With National Suicide Prevention Week last week, one of Ayana’s interns shares her story with mental health advocacy and getting here to Ayana.
I entered college in the fall of 2016, with the same expectations as most freshmen have, thinking I would learn a lot, meet a lot of new people, and have some novel, but exciting experiences. Throughout the first month, my expectations were exceeded, I was loving UCLA, walking by Royce Hall’s glimmering towers everyday in 75 degree weather. What more could I have asked for?
A month into school, my world fell apart. I get a text from a friend from my hometown that says “Are you in class? Something happened, it’s bad. '' I said yes, but it’s okay and asked what had happened. She explained to me that a girl a year younger than us at our high school died by suicide the night before. This girl was not just any girl, her smile lit up every room she walked into, she was at the top of her class, interning with politicians, scholarships lined up. No one saw it coming. I started to feel sick, I got up and left class and laid on the grass and cried for an hour.
It was an odd feeling, I just wasn’t sure how to cope with these news. Obviously, I was ambushed with sadness, but also just confused about how and why she would want to do this? I had only ever seen her smile.
A few days later was Halloween, one of the first big social nights of college, but as a freshman, I had no interest. I went out with some friends for about an hour, but I was so uncomfortable being there when no one knew what was going on. It was the loneliest I had ever felt, but I was in a room with probably over a hundred people.
While being away from home was weird enough, knowing that I wasn’t there to support friends in this time of need, was even harder. I felt lost. At our high school that Friday night was our rival football game, and our student body had asked our rival team to wear purple in honor of the girl that we had lost. As students showed up to the game, they were turned away by security for wearing purple, because they didn’t want them glorifying suicide. This made me furious, I felt that the administration should have started the conversation about suicide, especially when it happens that close to home, to students so young. There was no glorification going on, only remembering and honoring the life we lost.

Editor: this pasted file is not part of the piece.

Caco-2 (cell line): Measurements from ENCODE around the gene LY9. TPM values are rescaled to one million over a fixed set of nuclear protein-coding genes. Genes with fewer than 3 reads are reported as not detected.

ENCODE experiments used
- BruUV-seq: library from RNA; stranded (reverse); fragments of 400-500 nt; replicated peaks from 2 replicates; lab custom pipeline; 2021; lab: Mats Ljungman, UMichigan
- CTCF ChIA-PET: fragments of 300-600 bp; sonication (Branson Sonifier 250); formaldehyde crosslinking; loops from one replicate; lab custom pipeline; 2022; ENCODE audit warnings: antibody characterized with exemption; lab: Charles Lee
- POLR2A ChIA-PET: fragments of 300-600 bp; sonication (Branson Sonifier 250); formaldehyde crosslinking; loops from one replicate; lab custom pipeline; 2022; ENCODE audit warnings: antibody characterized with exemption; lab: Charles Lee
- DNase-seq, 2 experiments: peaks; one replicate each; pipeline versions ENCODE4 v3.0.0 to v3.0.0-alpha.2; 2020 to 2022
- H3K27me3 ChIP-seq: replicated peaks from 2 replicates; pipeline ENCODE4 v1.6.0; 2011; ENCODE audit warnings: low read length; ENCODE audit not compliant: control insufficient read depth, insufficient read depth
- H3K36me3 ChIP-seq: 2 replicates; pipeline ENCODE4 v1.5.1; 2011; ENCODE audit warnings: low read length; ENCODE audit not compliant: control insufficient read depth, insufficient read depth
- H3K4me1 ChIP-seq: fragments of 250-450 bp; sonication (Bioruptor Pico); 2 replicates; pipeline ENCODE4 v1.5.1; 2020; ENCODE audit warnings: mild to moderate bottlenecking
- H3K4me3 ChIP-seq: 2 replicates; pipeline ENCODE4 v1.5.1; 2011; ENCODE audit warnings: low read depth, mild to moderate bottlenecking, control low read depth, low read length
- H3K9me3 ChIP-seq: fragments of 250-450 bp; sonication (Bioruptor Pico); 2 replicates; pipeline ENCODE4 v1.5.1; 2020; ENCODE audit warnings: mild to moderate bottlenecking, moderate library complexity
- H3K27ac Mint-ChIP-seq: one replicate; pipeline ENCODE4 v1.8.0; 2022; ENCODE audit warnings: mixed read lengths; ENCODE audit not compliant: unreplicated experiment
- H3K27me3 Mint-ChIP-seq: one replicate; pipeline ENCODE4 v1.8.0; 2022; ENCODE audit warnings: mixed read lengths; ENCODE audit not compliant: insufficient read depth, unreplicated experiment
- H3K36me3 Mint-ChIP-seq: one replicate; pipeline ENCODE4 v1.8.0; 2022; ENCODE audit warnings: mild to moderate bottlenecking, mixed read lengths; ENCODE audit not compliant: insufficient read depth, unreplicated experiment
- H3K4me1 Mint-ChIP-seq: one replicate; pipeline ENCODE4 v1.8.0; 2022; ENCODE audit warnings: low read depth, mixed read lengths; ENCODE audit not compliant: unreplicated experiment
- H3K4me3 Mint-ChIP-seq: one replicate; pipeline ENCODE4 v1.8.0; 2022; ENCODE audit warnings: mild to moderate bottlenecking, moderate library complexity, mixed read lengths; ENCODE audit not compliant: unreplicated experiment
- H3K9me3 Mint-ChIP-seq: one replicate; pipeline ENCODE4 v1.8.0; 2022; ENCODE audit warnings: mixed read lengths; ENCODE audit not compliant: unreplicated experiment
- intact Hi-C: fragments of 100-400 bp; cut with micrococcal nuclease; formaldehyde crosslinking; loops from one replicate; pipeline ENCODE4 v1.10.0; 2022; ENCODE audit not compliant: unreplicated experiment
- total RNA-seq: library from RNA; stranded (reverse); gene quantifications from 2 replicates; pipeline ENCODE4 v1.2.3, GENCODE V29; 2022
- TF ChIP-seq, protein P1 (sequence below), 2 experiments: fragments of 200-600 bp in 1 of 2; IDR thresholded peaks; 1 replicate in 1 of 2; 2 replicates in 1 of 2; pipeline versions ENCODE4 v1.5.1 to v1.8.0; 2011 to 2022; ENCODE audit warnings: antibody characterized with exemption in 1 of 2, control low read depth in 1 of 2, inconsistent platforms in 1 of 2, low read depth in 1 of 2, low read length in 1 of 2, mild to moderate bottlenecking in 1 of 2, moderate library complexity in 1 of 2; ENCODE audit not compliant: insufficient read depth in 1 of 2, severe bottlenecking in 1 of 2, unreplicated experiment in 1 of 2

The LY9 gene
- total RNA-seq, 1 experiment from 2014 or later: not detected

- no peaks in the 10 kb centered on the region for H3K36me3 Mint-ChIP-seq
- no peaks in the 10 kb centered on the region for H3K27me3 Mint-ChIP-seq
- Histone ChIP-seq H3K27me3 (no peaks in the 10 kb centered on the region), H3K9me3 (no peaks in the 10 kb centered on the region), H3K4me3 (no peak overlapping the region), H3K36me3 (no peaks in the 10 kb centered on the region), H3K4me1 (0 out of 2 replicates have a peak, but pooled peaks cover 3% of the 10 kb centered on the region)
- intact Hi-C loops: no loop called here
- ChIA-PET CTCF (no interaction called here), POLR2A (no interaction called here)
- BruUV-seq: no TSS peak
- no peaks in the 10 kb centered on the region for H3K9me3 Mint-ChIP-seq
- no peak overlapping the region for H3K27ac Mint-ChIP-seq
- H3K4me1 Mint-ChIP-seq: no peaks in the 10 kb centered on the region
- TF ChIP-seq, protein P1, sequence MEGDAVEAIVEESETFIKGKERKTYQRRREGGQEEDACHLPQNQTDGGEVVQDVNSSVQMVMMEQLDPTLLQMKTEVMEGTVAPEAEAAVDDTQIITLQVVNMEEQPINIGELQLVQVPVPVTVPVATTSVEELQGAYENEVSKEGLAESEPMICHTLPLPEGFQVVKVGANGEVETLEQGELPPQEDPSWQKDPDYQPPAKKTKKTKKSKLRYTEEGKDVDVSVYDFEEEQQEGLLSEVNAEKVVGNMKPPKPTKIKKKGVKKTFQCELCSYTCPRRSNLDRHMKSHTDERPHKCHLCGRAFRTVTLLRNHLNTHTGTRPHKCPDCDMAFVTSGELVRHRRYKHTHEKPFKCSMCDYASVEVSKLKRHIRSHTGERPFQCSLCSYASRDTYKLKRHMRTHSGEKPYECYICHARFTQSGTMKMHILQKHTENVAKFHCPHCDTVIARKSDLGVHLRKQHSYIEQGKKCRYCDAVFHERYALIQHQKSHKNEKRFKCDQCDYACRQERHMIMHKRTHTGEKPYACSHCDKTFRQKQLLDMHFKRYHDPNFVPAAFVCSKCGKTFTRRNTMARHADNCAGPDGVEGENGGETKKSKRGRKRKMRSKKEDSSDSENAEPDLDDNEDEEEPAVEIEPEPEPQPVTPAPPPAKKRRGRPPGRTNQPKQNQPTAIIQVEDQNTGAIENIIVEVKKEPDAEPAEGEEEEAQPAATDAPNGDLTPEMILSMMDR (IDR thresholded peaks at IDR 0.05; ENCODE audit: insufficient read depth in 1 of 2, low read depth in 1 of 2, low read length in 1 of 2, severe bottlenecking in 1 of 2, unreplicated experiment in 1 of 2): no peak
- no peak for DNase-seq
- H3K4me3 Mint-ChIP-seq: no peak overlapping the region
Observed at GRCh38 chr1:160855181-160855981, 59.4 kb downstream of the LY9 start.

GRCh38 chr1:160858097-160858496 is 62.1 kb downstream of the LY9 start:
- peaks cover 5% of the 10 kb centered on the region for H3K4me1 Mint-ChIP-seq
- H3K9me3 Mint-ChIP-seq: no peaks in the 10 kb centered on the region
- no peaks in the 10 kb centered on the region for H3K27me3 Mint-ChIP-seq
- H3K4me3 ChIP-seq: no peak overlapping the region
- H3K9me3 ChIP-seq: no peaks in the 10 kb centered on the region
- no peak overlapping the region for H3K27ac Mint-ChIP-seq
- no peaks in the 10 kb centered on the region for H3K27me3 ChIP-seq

That triggered me, I knew I couldn’t sit and do nothing while that type of disrespect to mental health and those whom we lose to mental illness had become normalized. That is when I found Active Minds, a student organization that aims to change the conversation around mental health. I thought I would feel comfortable there: putting my pain into work that could save another life might be the best way to go about this, and it was.
Finally, Thanksgiving break arrived, what I thought would be my much needed break to reflect. I was sitting on my kitchen table when my mom got a call from a lifelong family friend. After the call she came back in, clearly holding back tears. She tells my brother and I that our friend from the age of 3, died by suicide the night before Thanksgiving.
That felt like a breaking point for me. How did I lose two beautiful people in this world to an ‘evil’ mental illness?
I went back to school in shock, became very unsocial, did not want to leave my room, did not want to participate in Active Minds. I felt like the hope I had found in doing something with Active Minds was gone because my friend was.
As I edged more and more towards a depressive state, I knew I needed to do something. I was lucky enough to be able to see my symptoms, I know this is not possible for everyone. These feelings were obviously because of my grief, and I had a support system that encouraged me to keep fighting. I thought I would give Active Minds one more try.